The taking of a patient’s history is one of the most vital aspects of the patient assessment, and nurses need to undertake it on a regular basis. During the procedure, the patients have the opportunity to present an account of their problem, providing essential information to the doctors. Through patient assessment, the nurses continuously expand their roles with the new assessment skill. The assessment of the patients’ history can be performed by most of the assessment nurses, as it is one part of the assessment. It is also likely to be undertaken in conjunction with other patient’s information gathering techniques, to formulate a single assessment process. The process of taking the history of the patients is not new.
Many theorists have examined the health deficits, which rely on the patient's needs during treatment. Other studies have revealed an interaction of the theories, which have sought to develop the existing relationship between the patients and the nurses, through the process of systemic assessment of health. Before taking the history of the patient, the nurses should seek consent from the patient. The consent can be sought through the Code of Professional Conduct or the Good Practice in Consent Implementation Guide (Department of Health, 2001). The code states that the patients can provide information about themselves if they are able to under their own free will.
Summary of the Article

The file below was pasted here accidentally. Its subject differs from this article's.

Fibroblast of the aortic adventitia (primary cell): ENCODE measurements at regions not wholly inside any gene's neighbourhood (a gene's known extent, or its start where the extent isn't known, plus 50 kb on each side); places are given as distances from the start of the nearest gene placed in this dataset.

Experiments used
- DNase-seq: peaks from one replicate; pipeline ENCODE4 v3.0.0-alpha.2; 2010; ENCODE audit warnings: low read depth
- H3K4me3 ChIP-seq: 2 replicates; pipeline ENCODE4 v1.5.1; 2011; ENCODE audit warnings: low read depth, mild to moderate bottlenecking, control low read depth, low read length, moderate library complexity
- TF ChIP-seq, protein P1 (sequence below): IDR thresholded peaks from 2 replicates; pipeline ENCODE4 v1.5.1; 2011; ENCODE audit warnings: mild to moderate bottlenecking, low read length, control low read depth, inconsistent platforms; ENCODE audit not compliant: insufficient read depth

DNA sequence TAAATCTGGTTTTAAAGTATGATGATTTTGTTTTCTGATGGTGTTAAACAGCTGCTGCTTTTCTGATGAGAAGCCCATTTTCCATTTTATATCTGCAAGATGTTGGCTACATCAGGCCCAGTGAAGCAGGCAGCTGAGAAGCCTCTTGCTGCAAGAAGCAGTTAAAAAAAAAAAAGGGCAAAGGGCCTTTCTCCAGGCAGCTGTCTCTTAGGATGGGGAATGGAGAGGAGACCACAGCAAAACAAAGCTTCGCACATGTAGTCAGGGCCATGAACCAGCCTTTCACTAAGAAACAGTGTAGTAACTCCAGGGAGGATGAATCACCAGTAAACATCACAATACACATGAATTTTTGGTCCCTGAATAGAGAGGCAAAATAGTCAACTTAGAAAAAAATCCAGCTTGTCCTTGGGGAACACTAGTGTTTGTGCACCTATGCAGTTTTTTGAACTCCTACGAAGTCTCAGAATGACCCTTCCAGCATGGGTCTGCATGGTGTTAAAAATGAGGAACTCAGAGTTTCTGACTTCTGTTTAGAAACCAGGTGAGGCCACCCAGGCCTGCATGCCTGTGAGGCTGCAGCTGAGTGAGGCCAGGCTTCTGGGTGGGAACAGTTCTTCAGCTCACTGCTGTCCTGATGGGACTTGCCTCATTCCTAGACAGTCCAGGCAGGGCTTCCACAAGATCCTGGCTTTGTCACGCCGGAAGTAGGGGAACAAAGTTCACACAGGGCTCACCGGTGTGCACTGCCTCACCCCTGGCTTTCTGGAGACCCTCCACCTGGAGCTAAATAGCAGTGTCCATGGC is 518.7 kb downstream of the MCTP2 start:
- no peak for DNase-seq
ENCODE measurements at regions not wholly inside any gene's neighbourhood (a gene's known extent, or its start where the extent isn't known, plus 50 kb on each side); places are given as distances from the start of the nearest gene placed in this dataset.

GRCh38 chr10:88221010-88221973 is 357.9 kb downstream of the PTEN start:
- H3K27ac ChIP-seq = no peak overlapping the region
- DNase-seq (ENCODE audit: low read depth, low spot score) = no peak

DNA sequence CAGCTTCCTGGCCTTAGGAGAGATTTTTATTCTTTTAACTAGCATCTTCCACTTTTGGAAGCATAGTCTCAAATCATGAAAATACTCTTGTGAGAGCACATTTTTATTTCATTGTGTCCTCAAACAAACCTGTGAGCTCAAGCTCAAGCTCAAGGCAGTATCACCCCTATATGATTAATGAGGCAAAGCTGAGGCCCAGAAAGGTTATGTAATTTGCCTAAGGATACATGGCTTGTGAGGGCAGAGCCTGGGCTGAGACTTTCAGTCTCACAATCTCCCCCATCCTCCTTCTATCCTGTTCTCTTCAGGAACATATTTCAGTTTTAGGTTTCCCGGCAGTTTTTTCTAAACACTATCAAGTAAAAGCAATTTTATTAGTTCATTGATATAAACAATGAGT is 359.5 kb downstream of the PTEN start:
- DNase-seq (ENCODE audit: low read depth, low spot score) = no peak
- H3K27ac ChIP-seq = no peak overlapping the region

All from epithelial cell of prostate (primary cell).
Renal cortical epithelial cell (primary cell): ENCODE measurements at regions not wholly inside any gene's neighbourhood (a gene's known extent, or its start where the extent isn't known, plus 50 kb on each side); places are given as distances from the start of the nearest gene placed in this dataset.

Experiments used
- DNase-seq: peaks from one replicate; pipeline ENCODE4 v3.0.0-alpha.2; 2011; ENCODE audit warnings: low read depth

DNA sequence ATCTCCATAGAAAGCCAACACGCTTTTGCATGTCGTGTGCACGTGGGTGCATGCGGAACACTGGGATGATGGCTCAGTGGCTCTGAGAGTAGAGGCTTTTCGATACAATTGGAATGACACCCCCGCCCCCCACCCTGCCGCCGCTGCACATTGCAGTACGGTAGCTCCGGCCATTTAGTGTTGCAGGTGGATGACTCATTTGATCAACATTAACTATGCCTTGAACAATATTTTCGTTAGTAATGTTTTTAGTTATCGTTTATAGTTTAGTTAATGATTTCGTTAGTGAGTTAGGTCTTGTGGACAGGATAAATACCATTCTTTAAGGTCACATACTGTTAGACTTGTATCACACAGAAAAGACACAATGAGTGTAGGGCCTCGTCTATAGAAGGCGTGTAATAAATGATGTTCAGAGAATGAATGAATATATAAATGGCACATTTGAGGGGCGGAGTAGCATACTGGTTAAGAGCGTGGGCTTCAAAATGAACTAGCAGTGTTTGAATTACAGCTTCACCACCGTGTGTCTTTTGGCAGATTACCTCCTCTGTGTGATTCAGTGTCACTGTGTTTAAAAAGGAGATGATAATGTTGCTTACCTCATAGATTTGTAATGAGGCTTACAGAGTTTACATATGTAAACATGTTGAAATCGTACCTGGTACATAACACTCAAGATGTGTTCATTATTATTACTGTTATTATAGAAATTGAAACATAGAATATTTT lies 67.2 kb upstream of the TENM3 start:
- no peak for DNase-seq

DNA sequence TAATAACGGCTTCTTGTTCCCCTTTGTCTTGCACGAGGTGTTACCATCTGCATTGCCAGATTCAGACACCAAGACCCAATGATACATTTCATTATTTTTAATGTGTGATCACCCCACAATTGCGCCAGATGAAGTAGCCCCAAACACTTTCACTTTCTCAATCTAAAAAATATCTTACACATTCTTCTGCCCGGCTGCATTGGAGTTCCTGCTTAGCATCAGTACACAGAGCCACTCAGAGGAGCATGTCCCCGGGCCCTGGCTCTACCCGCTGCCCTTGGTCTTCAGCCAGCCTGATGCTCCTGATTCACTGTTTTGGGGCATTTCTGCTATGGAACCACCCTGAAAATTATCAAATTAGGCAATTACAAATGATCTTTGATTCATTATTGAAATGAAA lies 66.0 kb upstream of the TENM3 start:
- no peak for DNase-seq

The article outlines the process of taking a history from a patient. It includes the preparation of the environment, communication skills, and significance of the order. Within the article, the rationale for taking the history of the patients is outlined clearly. The initial part of taking a patient's history involves the preparation of the environment. The nurses can encounter patients in different environments within the hospital. As a result, it is essential for the hospitals to ensure that irrespective of the environment, the equipment for the assessment is available. In addition, the patient needs enough time to complete the history-taking process. Lack of enough time could result in the provision of incomplete information. The nurses should be able to gather the information they need from the patient in a systemic manner. In this case, good communication skills are essential. For instance, while taking the history of the patients, the use of technical terms should be minimal when possible. This article provides the reader with a full framework to adopt in taking a comprehensive history of the patients. The history of the patients can be obtained using open and closed questions or through the means of clarification (Lloyd & Craig, 2007).